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Thursday, March 22nd, 2007

Google Unveils Plus Box

More details are now available on selected searches as Google unveils “Plus Box”. Wherever you see the plus box icon “ ” clicking on it will provide you with additional information on the link. A search for Microsoft, with the plus box clicked shows the following:

Currently there are two types of plus box results being displayed. The above stock example for Microsoft, as well as maps for appropriate local results, such is the case with a search for “Babbo”, a restaurant in New York.

This information is not available for all businesses but Google is working on increasing its availability.

If you would like to find a search for your business including this extra information, ensure your full business address is located on your webs site in a textual format and then visit Google’s Local Business Center to add or update your information.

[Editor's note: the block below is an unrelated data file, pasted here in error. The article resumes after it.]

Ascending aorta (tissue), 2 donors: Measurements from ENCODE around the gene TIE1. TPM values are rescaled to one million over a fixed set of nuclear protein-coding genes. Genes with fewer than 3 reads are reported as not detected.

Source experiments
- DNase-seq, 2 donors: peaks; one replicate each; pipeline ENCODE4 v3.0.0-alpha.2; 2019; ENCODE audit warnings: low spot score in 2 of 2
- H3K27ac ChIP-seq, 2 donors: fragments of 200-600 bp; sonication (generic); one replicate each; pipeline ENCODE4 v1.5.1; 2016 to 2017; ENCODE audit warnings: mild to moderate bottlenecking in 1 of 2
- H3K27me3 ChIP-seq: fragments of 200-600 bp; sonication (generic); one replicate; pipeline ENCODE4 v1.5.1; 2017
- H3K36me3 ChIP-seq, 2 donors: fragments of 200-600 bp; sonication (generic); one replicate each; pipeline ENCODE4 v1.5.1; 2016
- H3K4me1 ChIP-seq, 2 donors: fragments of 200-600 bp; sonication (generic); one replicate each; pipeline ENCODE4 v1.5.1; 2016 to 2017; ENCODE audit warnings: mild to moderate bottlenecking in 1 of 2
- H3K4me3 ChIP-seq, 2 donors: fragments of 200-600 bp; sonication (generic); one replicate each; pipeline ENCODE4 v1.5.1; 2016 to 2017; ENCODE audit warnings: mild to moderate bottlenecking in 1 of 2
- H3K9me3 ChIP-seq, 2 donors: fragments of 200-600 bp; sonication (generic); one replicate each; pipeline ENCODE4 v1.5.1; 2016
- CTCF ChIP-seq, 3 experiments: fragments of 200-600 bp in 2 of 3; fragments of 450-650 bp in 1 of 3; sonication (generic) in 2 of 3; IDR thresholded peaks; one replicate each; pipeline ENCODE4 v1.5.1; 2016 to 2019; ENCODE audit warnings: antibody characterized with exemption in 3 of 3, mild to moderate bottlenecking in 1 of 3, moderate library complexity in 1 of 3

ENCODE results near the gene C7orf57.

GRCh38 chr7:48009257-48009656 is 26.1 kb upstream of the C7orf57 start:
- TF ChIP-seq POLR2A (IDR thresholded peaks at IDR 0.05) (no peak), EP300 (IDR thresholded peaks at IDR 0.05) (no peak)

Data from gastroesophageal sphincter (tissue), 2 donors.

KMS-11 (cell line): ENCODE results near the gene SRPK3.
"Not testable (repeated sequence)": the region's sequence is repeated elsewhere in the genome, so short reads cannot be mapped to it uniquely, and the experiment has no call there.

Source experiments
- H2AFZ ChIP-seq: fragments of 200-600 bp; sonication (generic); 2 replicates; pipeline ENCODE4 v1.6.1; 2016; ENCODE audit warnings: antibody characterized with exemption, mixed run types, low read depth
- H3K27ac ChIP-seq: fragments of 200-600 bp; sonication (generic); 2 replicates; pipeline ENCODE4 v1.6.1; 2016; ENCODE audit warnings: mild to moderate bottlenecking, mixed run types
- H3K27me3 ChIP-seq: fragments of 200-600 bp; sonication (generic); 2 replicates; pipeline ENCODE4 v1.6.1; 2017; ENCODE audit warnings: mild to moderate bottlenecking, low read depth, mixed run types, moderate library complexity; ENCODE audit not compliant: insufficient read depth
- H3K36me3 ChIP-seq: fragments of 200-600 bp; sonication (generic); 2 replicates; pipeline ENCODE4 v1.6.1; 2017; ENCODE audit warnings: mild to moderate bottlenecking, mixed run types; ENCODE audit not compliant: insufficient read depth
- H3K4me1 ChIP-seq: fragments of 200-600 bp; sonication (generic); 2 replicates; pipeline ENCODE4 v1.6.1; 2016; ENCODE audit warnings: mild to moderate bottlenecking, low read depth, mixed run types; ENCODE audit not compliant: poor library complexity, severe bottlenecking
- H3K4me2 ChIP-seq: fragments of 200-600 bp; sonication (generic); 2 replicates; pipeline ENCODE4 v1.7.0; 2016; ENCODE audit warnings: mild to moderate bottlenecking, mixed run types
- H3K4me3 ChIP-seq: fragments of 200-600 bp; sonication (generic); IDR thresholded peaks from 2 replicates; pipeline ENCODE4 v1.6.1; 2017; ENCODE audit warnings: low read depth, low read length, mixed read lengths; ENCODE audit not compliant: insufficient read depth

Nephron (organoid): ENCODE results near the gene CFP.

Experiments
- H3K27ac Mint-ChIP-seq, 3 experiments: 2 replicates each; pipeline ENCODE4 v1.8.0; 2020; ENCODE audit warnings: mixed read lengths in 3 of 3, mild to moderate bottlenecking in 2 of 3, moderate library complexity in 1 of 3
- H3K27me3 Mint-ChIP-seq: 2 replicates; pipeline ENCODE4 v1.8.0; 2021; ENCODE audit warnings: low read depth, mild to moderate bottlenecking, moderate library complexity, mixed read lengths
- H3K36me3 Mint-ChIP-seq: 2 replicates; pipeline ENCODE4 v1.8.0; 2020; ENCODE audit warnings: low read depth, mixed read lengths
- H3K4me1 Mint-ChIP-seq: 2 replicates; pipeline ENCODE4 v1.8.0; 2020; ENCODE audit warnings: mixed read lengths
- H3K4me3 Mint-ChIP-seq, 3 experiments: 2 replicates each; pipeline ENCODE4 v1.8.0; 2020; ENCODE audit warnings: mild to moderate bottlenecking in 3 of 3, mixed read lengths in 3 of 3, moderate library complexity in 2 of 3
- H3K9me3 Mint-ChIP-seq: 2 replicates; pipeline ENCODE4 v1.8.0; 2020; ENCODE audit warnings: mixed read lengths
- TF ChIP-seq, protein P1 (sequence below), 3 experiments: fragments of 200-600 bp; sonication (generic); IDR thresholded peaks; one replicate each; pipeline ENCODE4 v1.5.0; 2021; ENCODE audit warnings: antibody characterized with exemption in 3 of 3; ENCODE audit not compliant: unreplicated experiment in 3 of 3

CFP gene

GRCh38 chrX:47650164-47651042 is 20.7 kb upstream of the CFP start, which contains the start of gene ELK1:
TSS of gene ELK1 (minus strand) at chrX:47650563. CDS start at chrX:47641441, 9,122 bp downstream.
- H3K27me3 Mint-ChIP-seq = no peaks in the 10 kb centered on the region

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Thursday, March 22nd, 2007

Kinderstart, Google Update

Tuesday, Matt Cutts posted a status update for the KinderStart / Google lawsuit filed by KinderStart more than a year ago. The judge in the KinderStart cases granted Google’s motion to dismiss without leave to amend.

“The instant case has been intensively litigated for more than eleven months. Under these circumstances, the Court concludes that there is no reasonable likelihood that KinderStart will cure the defects in the SAC [second amended complaint] by further amendment. Accordingly, the motion to dismiss will be granted without leave to amend.”

The judge ruled that KinderStart will be responsible for some of Google’s legal fees, a practice common with frivolous lawsuits.

Last year KinderStart accused Google of “downgrading” its search-ranking without reason or warning.

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Thursday, March 22nd, 2007

Google Themes

Remember way back when HotBot offered customized home page graphics? Actually, I believe it was HotBot, but it has been so many years since I have seen it, I can’t recall exactly. I tried to grab a screen shot but was unable to find it, so perhaps the option is long gone by now. At any rate, Google has now followed suit and added customizable themes for the personalized view of Google Search.

These screen shots have been taken from their beach theme. They offer a small selection of dynamic themes that change to reflect the time of day. Some selections include a bus stop, city, and seasonal.